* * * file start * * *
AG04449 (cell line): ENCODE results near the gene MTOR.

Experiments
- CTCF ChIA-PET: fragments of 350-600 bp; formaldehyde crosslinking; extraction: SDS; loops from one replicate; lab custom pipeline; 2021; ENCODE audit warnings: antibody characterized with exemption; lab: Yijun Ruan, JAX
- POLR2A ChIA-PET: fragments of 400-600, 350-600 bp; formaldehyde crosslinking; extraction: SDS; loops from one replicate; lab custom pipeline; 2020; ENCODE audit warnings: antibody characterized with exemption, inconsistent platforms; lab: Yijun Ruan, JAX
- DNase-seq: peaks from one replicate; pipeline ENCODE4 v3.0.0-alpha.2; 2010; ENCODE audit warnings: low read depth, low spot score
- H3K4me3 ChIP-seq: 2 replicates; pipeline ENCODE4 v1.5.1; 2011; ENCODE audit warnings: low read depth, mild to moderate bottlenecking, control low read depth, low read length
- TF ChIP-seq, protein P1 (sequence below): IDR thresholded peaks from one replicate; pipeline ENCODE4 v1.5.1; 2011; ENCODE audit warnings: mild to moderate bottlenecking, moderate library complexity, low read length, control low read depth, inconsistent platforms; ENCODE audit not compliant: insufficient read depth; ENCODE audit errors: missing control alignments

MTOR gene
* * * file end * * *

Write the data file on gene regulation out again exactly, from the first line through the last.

AG04449 (cell line): ENCODE results near the gene MTOR.

Experiments
- CTCF ChIA-PET: fragments of 350-600 bp; formaldehyde crosslinking; extraction: SDS; loops from one replicate; lab custom pipeline; 2021; ENCODE audit warnings: antibody characterized with exemption; lab: Yijun Ruan, JAX
- POLR2A ChIA-PET: fragments of 400-600, 350-600 bp; formaldehyde crosslinking; extraction: SDS; loops from one replicate; lab custom pipeline; 2020; ENCODE audit warnings: antibody characterized with exemption, inconsistent platforms; lab: Yijun Ruan, JAX
- DNase-seq: peaks from one replicate; pipeline ENCODE4 v3.0.0-alpha.2; 2010; ENCODE audit warnings: low read depth, low spot score
- H3K4me3 ChIP-seq: 2 replicates; pipeline ENCODE4 v1.5.1; 2011; ENCODE audit warnings: low read depth, mild to moderate bottlenecking, control low read depth, low read length
- TF ChIP-seq, protein P1 (sequence below): IDR thresholded peaks from one replicate; pipeline ENCODE4 v1.5.1; 2011; ENCODE audit warnings: mild to moderate bottlenecking, moderate library complexity, low read length, control low read depth, inconsistent platforms; ENCODE audit not compliant: insufficient read depth; ENCODE audit errors: missing control alignments

MTOR gene